• Brazil's Inflation Surpasses 10% for First Time in 12 Years (Bloomberg)  Brazil is gripped in an epic "stagflation".  Inflation exceeded 10% for the first time in 12 years, complicating President Dilma Rousseff’s efforts to revive an economy that is also battling higher-than-forecast unemployment.  Consumer prices rose 0.85%t from Oct. 15 to Nov. 12, pushing the 12-month inflation rate to 10.28%, the national statistics agency said Thursday. The monthly gain, the fastest since mid-June, compares with the median estimate of 0.86%t in a Bloomberg survey of 44 analysts.  As consumer prices in Latin America’s biggest economy continue to accelerate, Brazil’s central bank has delayed its plan of slowing inflation to its 4.5% target to 2017 from 2016. The bank has signaled it will keep rates on hold for a third consecutive meeting next week as it is caught between higher living costs and the deepest recession in 25 years.


  • The Man Who Went From Harvard to Goldman to Colombian Jail (Bloomberg)  As a baby-faced entrepreneur, Kaleil Isaza Tuzman once symbolized the tech industry’s meteoric meltdown. Just years out of Harvard College and a stint at Goldman Sachs, he launched an Internet company only to see it collapse three years later.  Today, he finds himself in a South American maximum-security prison, begging to return to the U.S to face securities fraud charges that could send him to an American jail cell for as long as 20 years. For now, he shares a 90-square-foot cell with an accused murderer and a drug trafficker in Patio 16, a wing of the Colombian prison reserved for often-violent defendants.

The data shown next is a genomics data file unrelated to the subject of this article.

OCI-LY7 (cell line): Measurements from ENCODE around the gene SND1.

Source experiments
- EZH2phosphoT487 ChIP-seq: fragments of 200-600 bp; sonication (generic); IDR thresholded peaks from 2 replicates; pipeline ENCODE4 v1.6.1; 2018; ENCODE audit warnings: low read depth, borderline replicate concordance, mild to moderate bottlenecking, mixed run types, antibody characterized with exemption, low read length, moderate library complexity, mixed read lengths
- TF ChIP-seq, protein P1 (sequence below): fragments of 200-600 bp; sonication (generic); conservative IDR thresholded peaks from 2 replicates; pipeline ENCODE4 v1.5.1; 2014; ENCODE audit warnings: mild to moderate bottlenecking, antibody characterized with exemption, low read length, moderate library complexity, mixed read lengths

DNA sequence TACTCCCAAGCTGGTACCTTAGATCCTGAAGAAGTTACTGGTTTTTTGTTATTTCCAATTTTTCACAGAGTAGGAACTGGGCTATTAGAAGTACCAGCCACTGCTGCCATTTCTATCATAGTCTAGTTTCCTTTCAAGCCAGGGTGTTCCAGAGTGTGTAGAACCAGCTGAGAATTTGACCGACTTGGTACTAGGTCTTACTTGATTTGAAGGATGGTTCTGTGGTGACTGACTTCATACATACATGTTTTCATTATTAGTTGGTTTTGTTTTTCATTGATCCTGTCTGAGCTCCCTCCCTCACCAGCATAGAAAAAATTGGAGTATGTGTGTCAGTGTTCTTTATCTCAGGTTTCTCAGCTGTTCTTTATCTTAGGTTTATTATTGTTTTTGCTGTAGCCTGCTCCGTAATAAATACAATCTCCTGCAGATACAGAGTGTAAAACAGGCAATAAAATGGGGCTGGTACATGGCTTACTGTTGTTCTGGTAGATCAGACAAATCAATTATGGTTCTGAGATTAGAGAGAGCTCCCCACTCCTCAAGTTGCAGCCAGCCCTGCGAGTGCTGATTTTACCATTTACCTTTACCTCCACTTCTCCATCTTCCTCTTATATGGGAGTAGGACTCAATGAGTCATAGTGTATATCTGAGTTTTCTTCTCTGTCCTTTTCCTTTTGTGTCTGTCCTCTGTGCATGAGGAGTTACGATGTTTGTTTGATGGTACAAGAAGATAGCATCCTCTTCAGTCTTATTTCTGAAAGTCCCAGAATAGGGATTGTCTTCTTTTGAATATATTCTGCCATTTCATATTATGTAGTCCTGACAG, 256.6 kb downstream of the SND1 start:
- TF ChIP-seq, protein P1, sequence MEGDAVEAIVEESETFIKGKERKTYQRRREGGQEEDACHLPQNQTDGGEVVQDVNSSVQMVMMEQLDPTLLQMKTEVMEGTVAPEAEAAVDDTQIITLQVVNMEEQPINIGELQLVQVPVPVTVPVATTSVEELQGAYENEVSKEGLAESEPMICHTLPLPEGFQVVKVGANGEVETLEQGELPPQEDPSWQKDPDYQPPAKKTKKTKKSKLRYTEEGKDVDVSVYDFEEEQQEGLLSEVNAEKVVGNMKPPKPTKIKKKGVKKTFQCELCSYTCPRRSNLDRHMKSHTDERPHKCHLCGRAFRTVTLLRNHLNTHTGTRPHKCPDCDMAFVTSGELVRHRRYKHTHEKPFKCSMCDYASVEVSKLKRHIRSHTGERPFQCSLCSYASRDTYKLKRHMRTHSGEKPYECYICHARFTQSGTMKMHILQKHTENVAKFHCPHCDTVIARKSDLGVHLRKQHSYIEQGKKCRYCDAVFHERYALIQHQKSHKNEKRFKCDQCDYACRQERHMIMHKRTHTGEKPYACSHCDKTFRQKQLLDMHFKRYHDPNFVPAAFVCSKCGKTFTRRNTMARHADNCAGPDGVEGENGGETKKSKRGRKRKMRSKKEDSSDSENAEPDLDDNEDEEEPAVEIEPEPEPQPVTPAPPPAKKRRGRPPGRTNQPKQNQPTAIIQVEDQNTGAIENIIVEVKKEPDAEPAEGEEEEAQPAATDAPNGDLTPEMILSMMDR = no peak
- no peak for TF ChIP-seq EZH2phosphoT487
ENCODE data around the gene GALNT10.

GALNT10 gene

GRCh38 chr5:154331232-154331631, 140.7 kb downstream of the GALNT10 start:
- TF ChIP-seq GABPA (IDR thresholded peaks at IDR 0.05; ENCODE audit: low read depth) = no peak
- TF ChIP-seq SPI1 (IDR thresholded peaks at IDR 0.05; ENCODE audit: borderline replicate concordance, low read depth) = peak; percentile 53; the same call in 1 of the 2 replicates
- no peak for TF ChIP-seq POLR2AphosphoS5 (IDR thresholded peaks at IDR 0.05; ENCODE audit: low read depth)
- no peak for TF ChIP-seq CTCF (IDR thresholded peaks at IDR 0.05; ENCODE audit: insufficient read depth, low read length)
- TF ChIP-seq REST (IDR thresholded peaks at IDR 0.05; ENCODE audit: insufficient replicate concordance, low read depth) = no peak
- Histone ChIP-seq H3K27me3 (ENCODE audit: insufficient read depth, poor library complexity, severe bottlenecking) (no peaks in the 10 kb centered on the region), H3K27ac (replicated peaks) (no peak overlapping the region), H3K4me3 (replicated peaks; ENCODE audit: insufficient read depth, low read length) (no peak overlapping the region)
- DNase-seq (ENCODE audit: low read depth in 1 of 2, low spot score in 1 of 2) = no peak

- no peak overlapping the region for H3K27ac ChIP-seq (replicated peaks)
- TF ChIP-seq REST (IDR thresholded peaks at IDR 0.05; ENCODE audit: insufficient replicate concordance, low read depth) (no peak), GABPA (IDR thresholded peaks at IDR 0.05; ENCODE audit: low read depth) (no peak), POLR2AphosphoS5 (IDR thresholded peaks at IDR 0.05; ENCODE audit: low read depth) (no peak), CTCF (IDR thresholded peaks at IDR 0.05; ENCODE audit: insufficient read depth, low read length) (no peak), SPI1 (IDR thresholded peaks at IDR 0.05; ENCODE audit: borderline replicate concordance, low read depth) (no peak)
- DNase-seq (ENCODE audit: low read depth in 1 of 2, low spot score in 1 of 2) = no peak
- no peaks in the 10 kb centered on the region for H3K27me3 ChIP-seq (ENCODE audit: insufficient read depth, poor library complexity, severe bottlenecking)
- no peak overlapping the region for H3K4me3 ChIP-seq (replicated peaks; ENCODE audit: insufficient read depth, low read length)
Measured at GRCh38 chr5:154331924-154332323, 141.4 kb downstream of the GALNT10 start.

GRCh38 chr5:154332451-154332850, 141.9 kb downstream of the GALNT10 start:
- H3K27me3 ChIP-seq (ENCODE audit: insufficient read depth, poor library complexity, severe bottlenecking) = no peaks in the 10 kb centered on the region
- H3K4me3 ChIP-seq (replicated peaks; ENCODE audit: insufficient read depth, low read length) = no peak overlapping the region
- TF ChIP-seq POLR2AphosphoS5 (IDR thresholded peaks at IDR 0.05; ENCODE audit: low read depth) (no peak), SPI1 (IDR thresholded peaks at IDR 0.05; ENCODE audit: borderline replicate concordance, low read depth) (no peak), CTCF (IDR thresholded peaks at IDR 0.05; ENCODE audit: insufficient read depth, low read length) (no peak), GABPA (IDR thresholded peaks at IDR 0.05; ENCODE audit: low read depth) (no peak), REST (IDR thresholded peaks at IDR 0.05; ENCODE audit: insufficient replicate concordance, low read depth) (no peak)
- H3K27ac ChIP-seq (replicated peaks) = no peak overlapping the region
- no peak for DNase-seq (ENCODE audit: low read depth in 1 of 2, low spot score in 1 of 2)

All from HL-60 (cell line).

Transports facing breakout attempt, could help S&P 500 (Chris Kimble, LinkedIn)  The Dow Jones Transportation index has remained inside of rising channel (A) over the past 20-years.  The decline of late took it down to test this channel as support back in August. At the same time it was testing 20-year support, it was testing 5-year rising channel support at the same time.  So far, support has held.  Now the Transports are facing a falling resistance line that has been in play for the past 6-months.  A breakout above resistance would be a positive price development and would also be a good sign for the broad markets.

Click for large image at Kimble Charting Solutions.

Other Economics and Business Items of Note and Miscellanea